New Mega-D botnet supersedes Storm

A newly emerging botnet that spams promotion campaigns for sexual enhancement drugs for men has proved stronger than the notorious Storm botnet to become the world's single largest source of spam, warned security vendor Marshal. SCMagazine published this on February 1, 2008.

Vice President of Products, Bradley Anstis, at Marshal, said that the threat is a blended attack in which e-mail recipients are tricked into loading Mega-D. The e-mails also use breaking news headlines as bait to lure victims into viewing the spam mail, a technique similar to the Storm-laced spam. The recent news of the sudden death of Heath Ledger, the renowned Australian actor too has been exploited, said Anstis. SCMagazine published this.

According to Marshal's security researchers, the spread of Mega-D infection probably started since September 2007 and has been steadily increasing. It is also possible that people responsible for the Storm botnet created some of the newer botnets as well.

The latest spam campaign extensively promotes many pharmaceutical products like the Express Herbals, Herbal King, and VPXL. Known as Mega-D, the botnet accounts for 32% of total spam, 11% up from the peak level of 21% of the Storm botnet recorded in September 2007.

Botnet herders seem to be making use of lessons from criticisms of the Storm. While the Storm botnet attracted a lot of media attention, the Mega-D operators are better placed to add more bots to their network because of their low publicity.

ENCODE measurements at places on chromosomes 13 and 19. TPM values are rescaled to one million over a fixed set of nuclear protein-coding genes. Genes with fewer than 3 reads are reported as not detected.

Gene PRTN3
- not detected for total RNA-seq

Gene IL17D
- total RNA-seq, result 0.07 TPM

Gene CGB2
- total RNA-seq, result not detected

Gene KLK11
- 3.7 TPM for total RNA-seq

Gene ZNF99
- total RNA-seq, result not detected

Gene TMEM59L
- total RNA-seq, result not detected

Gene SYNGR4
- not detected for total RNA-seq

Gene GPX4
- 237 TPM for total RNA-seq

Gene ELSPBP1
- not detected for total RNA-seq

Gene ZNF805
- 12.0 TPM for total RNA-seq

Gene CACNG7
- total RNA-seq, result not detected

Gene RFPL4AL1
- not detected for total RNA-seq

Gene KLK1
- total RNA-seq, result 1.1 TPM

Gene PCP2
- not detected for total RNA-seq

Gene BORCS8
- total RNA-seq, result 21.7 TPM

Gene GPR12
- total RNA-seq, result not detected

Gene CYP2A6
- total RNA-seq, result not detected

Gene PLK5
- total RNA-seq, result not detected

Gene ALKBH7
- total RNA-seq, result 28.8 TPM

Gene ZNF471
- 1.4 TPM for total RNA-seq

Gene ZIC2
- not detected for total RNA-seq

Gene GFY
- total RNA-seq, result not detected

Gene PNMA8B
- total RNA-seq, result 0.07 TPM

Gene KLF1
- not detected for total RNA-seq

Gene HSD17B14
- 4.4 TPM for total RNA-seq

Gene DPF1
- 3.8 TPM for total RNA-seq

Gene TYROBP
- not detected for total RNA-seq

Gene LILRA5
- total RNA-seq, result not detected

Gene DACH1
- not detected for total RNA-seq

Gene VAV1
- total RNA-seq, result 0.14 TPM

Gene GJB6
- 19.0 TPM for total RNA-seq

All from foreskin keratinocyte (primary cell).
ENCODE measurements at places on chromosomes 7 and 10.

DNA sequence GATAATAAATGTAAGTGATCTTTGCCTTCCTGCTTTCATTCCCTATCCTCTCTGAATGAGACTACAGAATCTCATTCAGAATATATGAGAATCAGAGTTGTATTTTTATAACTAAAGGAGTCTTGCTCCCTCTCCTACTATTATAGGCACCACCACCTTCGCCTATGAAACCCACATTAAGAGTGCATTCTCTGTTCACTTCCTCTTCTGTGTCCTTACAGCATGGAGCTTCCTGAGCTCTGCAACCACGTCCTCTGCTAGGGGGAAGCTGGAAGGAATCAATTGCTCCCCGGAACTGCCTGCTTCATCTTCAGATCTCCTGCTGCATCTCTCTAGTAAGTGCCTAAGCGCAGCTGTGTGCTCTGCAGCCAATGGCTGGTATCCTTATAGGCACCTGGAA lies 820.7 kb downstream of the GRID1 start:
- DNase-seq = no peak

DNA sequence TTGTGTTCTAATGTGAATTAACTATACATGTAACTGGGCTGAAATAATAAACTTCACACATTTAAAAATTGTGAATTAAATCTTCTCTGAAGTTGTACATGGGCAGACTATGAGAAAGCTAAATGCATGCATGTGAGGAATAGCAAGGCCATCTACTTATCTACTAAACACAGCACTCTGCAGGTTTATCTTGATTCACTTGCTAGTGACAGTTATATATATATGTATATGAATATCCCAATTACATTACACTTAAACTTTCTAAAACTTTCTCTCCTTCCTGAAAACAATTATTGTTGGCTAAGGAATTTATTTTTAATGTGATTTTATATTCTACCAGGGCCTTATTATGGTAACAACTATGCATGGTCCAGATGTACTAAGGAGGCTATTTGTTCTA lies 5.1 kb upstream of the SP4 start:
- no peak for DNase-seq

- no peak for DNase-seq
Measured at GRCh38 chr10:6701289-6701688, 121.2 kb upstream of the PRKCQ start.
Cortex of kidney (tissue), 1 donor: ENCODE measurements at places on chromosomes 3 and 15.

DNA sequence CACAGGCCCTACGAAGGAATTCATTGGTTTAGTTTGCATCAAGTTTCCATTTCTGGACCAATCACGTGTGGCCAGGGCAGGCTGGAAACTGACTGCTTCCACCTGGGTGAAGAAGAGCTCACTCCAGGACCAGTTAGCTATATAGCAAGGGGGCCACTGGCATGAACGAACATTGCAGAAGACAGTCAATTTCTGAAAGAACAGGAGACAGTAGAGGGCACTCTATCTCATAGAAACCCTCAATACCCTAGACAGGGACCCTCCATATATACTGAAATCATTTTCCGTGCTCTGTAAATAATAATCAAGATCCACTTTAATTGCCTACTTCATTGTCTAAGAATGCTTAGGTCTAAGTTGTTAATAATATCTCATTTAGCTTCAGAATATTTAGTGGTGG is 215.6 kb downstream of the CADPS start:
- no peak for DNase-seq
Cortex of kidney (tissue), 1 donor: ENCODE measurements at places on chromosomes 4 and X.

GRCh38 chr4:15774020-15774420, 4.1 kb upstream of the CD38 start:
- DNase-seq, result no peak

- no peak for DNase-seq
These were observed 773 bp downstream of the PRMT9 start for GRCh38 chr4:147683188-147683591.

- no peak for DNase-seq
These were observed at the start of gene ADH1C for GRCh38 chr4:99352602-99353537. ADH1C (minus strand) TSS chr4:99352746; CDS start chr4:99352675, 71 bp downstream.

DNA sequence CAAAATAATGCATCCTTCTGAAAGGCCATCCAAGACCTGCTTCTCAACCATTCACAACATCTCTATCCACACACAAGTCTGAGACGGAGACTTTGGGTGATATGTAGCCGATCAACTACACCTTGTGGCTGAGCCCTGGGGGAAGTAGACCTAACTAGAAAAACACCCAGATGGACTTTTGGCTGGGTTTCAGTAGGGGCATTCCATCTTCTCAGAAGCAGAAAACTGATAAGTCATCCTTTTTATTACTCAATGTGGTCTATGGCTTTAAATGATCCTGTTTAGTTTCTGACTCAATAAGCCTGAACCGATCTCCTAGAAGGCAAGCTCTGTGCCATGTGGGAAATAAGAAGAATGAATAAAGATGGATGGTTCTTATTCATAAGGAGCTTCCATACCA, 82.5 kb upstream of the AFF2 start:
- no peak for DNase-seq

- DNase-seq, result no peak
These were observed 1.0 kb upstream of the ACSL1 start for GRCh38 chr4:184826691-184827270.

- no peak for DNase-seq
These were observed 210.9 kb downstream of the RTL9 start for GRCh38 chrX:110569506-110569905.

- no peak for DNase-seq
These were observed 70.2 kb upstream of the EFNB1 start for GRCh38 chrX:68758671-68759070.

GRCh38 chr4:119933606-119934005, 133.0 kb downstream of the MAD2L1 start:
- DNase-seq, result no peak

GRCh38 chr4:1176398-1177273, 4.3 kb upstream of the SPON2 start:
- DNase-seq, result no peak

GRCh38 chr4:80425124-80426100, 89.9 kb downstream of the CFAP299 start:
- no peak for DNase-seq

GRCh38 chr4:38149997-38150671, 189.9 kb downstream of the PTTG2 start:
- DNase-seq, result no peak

Mega-D is fast expanding through regions like North America and Asia, imitating the proliferation of Storm botnet that is characterized with high penetration into broadband and low protection from anti-virus.

Also, like the Storm botnet, controllers of Mega-D are employing trojans that regularly change to avoid detection by signature-based solutions and work with Peer-to-Peer (P2P) sharing so that the botnet never shuts down.

The Mega-D Trojan also goes off when it finds in a virtualized environment, generally employed by anti-virus vendors to analyze spam.

According to similar news, BitDefender, another security vendor, reported detection of intensive promotion of the same VPXL drug in its top ten-threat list for January 2008 released on February 1, 2008.

Related article: New Zealand Releases Code To Reduce Spam

ยป SPAMfighter News - 11-02-2008

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